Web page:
Jane Bradley: Give me Santa over some corporate giant any day

The magic of Santa is an antidote to the harsh realities of our globalised world, writes Jane Bradley.
Father Christmas personifies the magic of Christmas for young children.Father Christmas personifies the magic of Christmas for young children.
Father Christmas personifies the magic of Christmas for young children.

When I was four years old, I got my first front-page scoop.

I had been allowed to call a phone line every night in the few days before Christmas to hear the latest installment of a Santa bedtime story recorded by British Telecom.

On 23 December, I came off the phone with a confused look on my face. “Mummy,” I (reportedly) said, “Santa says he’s coming tonight and we need to go to bed now so he can deliver our presents, but it’s not Christmas Eve until tomorrow, is it?”

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[SPOILER ALERT] My mum, cursing the playgroup which had taught her precocious offspring to count well enough to know how many sleeps remained until the big day, sent me to bed with some desperate appeasement, hoping that the Santa Claus magic had not been cruelly blighted on what was only my fifth Christmas: “Oh, I’m sure you just heard him wrong, darling, just go to sleep and don’t worry about it.”

I wasn’t entirely satisfied, but off I went. I was an obedient little person in those days. And of course, I wasn’t wrong. Four-year-olds rarely are. As soon as I was in the land of nod, mum phoned the line herself.

As I had claimed, Santa did say he was arriving later that night, 24 hours ahead of schedule. Chances are, some telephone operative at BT had accidentally popped the wrong tape in before leaving work that evening – it was the 1980s when this kind of manual error could quite feasibly occur.

Or maybe Scrooge had nabbed a seasonal job at the telephone exchange and had done it on purpose, desperate to spoil Christmas for thousands of young children the country over. We’ll never know.

What we do know is that my mum immediately phoned the local paper and it hit the front page the next evening.

“Telecom’s ho, OH!” the headline blazed. “Gremlins infiltrated Santa’s Cleveland workforce last night,” the article declared.

Of course, my mum was one of those members of the public who are the bane of my life in my grown up existence as a news reporter.

“If you want to know the story, just phone the line yourself,” she’d smugly told the journalist on the other end of the phone.

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“Oh, you don’t need my name. No, you can’t quote me and, of course, I’m not going to have my child pose for pictures.”

And that dear reader, does not a top local news story make. I still feel bad for the reporter, who had such a great tale inches from his grasp only for it to be cruelly snatched away.

To make this good story truly great, he would need to get the full horror of this calamity from the perspective of the angry parents – ideally containing phrases such as “Christmas has been ruined” – and a photograph of a cute but unhappy toddler, dolefully posing for the camera in front of a gaudily decorated Christmas tree.

Thankfully, Middlesbrough’s Evening Gazette circa 1984 obviously had no such concerns and ran the scoop anyway, noting that 20,000 calls had been made to the story line.

I was reminded of this family fable earlier this week when B&M stores came under fire from angry parents after marketing their “Letter from Santa” in cellophane-covered packages by the till.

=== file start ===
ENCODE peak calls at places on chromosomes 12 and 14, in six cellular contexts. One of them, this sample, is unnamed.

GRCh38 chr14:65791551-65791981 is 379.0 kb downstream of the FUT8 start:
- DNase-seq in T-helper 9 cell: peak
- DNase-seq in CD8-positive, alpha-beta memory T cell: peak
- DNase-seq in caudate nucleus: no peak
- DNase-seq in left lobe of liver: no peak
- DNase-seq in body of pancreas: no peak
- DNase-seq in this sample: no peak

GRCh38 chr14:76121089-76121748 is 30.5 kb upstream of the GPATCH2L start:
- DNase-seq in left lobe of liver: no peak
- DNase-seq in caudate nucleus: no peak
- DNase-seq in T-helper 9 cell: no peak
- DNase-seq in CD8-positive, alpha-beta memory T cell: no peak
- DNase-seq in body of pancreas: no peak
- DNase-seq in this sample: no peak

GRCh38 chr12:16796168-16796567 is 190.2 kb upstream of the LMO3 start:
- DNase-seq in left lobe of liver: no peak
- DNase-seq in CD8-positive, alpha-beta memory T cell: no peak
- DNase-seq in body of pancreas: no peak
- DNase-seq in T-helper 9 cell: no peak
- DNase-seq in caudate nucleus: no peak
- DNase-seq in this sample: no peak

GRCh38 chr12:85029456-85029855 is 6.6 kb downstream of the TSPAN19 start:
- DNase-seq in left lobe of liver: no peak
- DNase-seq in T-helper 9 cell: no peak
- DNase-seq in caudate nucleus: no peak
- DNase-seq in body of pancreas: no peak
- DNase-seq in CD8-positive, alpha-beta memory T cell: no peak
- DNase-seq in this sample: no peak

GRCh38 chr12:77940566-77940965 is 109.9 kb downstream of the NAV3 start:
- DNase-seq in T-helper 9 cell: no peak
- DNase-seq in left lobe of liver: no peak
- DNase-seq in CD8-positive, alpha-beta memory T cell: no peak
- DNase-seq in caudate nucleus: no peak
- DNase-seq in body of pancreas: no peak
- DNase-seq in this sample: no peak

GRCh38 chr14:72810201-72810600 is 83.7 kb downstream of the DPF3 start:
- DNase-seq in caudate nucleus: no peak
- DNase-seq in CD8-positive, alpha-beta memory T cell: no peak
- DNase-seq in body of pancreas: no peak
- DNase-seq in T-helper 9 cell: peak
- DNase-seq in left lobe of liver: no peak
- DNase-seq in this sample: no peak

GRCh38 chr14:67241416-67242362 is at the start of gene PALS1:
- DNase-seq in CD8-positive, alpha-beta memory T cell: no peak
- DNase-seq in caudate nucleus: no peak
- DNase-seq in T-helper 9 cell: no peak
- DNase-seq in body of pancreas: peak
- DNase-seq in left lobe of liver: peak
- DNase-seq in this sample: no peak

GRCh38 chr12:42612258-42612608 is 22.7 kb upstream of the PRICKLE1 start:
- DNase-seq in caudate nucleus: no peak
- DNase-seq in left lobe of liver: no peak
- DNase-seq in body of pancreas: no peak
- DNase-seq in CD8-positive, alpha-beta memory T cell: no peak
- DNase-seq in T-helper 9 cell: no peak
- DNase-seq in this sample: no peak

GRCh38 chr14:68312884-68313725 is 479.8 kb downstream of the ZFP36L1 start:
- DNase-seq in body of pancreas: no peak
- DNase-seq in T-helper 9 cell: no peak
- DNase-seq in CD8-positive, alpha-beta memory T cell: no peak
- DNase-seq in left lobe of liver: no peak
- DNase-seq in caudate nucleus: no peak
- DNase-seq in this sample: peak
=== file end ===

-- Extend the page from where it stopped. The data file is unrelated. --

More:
Mum Emma Mander from Manchester sent an angry message to the discount retailer, claiming the form reply, which parents could buy and fill in to send as a response to their child’s Santa letter, risked spoiling “the magic of Christmas” for her two oldest offspring, aged eight and six, who luckily weren’t with her on the shopping trip.

Meanwhile, Amazon came under fire for sending out parcels to online shoppers without packaging in a bid to cut down on unnecessary waste, giving away the surprise to many youngsters who happened to answer the door to the postie.

B&M has since pledged to review its placing policy of the product, angering another section of society who argued on social media that youngsters needed to face reality and that it is not a store’s problem to perpetuate a lie.

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It is a difficult conundrum. As a society, we have, rightly or wrongly, created this myth which we desperately want our children to buy into. And in recent years, it seems we don’t want them to discover the truth until an increasingly older age.

While it seems that many children of my generation dismissed the existence of Santa at around the time they learned to read fluently – perhaps five or six – many parents of today want their seven-, eight- and nine-year-olds to keep on believing for as long as possible. According to a survey on parenting website Made for Mums, just over half of children now still believe in Father Christmas at the age of eight.

Yet, in our fast-paced modern world, where children learn a lot of things far quicker than they would have done 30 years ago, is this really a bad thing?

Most children, according to research, naturally grow out of believing in Santa, the idea of a man climbing down every chimney across the globe to deliver presents in one evening eventually proving to be too fanciful.

But we really don’t need to give children who are barely out of nappies a short, sharp shock of finding out that the treasured letter they received from the most benevolent of mythical creatures has actually been manufactured in China by a discount store – or discovering that the present they put on their Santa list has already been delivered by a global retail giant, rather than the man with the big white beard.

Let’s pull together to do what we can to keep the magic going a little longer.